Also, my baby and I were awesome this Halloween:

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The tiniest officer in Star Fleet

Excelsior!

I’ve Figured Out Why Game Of Thrones Bothers Me

A Song of Ice and Fire is a soap opera with Dragons and Ice Zombies. I’m not trying to besmirch the soap opera (we tend to revile things women like, so while soaps aren’t my thing, that’s just a matter of taste), but George Martin’s books, like some soaps, have a tendency to revel in the baser things of life. Sometimes it hinders my enjoyment of the epic world he’s built. I feel like I’ve been entranced by a snake-charmer, and should pull free.

Why am I reading this stuff?

I’m not afraid of reading about hard truths, about the things people can do to one another. George Martin has obviously studied medieval history. Tales of war are full of violence, rape and political intrigue. Mythology, of course, is full of sex. So what’s my problem?

In the last published book (A Dance With Dragons), we are treated to Princess Asha submitting to a rape, because as it turns out, she likes it after all! The ideal woman likes it rough, right boys? (I will not be reproducing that passage here.)*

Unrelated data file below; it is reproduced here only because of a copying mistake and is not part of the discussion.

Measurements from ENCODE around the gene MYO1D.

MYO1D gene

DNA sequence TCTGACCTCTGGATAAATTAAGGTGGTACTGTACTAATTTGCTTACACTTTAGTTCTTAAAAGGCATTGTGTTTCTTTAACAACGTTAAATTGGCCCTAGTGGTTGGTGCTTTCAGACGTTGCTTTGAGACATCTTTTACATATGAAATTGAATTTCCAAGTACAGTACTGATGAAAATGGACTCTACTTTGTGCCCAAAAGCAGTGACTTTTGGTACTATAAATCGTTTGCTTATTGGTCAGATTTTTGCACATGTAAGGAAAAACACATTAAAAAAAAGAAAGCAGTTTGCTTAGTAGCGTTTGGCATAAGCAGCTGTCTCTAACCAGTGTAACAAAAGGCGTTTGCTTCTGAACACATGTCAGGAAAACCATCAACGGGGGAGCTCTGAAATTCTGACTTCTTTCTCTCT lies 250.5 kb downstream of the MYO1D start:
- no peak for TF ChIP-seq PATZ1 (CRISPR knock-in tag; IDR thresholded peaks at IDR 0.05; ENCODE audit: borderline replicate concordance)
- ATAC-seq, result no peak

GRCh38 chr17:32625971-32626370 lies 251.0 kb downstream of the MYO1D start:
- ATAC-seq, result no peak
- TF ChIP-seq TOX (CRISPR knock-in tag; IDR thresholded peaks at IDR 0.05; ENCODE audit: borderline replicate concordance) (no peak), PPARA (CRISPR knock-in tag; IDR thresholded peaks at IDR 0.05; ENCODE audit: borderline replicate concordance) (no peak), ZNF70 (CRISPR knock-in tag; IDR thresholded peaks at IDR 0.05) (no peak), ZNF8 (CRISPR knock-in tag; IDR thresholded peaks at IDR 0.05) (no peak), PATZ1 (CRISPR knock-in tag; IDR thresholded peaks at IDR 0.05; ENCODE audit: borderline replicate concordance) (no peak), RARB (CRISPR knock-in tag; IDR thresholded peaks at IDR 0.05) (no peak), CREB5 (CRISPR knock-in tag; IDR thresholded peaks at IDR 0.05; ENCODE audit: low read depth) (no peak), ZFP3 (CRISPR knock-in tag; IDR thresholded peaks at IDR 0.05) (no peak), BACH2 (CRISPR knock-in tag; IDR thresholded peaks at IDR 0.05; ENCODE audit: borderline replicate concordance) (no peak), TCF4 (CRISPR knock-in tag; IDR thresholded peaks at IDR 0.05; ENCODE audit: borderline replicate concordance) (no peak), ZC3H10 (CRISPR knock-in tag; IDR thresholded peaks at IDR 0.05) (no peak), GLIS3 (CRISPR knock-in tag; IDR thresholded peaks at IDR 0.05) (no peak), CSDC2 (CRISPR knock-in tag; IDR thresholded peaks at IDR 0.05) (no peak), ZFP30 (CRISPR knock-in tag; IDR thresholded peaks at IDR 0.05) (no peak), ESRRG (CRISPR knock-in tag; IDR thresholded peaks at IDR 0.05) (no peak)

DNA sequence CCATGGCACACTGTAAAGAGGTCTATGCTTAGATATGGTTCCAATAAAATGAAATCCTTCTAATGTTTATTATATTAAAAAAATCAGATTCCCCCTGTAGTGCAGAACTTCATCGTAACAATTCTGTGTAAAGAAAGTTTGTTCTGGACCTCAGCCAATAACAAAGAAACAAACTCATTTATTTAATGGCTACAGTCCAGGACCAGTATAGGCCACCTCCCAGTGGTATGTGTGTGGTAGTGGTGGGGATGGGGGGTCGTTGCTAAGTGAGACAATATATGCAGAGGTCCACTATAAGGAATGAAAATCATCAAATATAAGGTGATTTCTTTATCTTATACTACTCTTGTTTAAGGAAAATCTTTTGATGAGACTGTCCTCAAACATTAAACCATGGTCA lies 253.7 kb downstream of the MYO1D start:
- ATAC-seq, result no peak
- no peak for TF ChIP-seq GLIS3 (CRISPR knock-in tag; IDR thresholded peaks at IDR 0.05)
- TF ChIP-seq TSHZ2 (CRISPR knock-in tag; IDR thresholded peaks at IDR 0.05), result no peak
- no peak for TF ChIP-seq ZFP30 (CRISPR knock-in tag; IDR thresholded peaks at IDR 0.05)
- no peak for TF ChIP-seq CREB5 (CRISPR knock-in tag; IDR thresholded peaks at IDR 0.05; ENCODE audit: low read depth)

Here’s my problem: was it really necessary for me to read a rape fantasy? I’ve seen authors joke that they don’t know what “plot-relevant sex” is anyway, so readers should stop being such prudes. But I feel compelled to point out that many speculative fiction authors deal with gritty subjects, and many do it with a great deal more class than Martin does. Louis McMaster Bujold, for example, in Shards of Honor (one of my favorite books) writes about the difficulties a woman protagonist faces in a militarized society. Cordelia Naismith is captured by the enemy and threatened with rape in a very tense scene, where we see her would-be-rapist prodded toward her like an animal. Bujold does not mince words, but she also doesn’t rub the reader’s face in in. In fact, even though we are treated to images of this naked, barbaric man, Bujold’s Cordelia pities him.